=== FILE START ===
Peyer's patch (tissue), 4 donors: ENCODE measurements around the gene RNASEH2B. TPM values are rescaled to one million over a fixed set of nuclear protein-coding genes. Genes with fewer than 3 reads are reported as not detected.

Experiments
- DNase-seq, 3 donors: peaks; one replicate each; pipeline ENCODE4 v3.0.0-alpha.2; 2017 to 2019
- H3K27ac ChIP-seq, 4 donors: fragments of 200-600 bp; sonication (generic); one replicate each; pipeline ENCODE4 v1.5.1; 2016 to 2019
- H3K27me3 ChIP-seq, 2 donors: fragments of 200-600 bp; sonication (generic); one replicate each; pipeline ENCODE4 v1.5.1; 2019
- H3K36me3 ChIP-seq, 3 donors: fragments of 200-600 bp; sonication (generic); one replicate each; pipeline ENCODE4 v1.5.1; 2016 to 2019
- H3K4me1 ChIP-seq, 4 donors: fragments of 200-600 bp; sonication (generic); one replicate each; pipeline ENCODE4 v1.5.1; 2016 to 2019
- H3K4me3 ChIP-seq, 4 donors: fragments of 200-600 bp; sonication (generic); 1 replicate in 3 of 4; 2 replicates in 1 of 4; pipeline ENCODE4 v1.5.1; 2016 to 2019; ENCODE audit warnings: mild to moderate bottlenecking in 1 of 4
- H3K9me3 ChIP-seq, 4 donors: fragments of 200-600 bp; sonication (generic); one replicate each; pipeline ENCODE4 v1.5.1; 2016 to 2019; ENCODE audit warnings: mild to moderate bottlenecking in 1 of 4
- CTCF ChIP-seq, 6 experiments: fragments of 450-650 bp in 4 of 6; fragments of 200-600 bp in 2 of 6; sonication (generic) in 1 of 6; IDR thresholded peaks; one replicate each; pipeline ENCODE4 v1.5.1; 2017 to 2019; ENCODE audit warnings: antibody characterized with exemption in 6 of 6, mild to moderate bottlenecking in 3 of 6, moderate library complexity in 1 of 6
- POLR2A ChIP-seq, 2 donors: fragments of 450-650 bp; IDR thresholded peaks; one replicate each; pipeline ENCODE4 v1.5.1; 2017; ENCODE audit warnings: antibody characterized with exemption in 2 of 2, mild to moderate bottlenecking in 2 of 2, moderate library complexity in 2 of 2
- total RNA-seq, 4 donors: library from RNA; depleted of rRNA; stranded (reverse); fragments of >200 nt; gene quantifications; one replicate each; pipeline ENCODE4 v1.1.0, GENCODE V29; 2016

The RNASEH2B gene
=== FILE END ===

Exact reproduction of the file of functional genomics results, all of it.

Peyer's patch (tissue), 4 donors: ENCODE measurements around the gene RNASEH2B. TPM values are rescaled to one million over a fixed set of nuclear protein-coding genes. Genes with fewer than 3 reads are reported as not detected.

Experiments
- DNase-seq, 3 donors: peaks; one replicate each; pipeline ENCODE4 v3.0.0-alpha.2; 2017 to 2019
- H3K27ac ChIP-seq, 4 donors: fragments of 200-600 bp; sonication (generic); one replicate each; pipeline ENCODE4 v1.5.1; 2016 to 2019
- H3K27me3 ChIP-seq, 2 donors: fragments of 200-600 bp; sonication (generic); one replicate each; pipeline ENCODE4 v1.5.1; 2019
- H3K36me3 ChIP-seq, 3 donors: fragments of 200-600 bp; sonication (generic); one replicate each; pipeline ENCODE4 v1.5.1; 2016 to 2019
- H3K4me1 ChIP-seq, 4 donors: fragments of 200-600 bp; sonication (generic); one replicate each; pipeline ENCODE4 v1.5.1; 2016 to 2019
- H3K4me3 ChIP-seq, 4 donors: fragments of 200-600 bp; sonication (generic); 1 replicate in 3 of 4; 2 replicates in 1 of 4; pipeline ENCODE4 v1.5.1; 2016 to 2019; ENCODE audit warnings: mild to moderate bottlenecking in 1 of 4
- H3K9me3 ChIP-seq, 4 donors: fragments of 200-600 bp; sonication (generic); one replicate each; pipeline ENCODE4 v1.5.1; 2016 to 2019; ENCODE audit warnings: mild to moderate bottlenecking in 1 of 4
- CTCF ChIP-seq, 6 experiments: fragments of 450-650 bp in 4 of 6; fragments of 200-600 bp in 2 of 6; sonication (generic) in 1 of 6; IDR thresholded peaks; one replicate each; pipeline ENCODE4 v1.5.1; 2017 to 2019; ENCODE audit warnings: antibody characterized with exemption in 6 of 6, mild to moderate bottlenecking in 3 of 6, moderate library complexity in 1 of 6
- POLR2A ChIP-seq, 2 donors: fragments of 450-650 bp; IDR thresholded peaks; one replicate each; pipeline ENCODE4 v1.5.1; 2017; ENCODE audit warnings: antibody characterized with exemption in 2 of 2, mild to moderate bottlenecking in 2 of 2, moderate library complexity in 2 of 2
- total RNA-seq, 4 donors: library from RNA; depleted of rRNA; stranded (reverse); fragments of >200 nt; gene quantifications; one replicate each; pipeline ENCODE4 v1.1.0, GENCODE V29; 2016

The RNASEH2B gene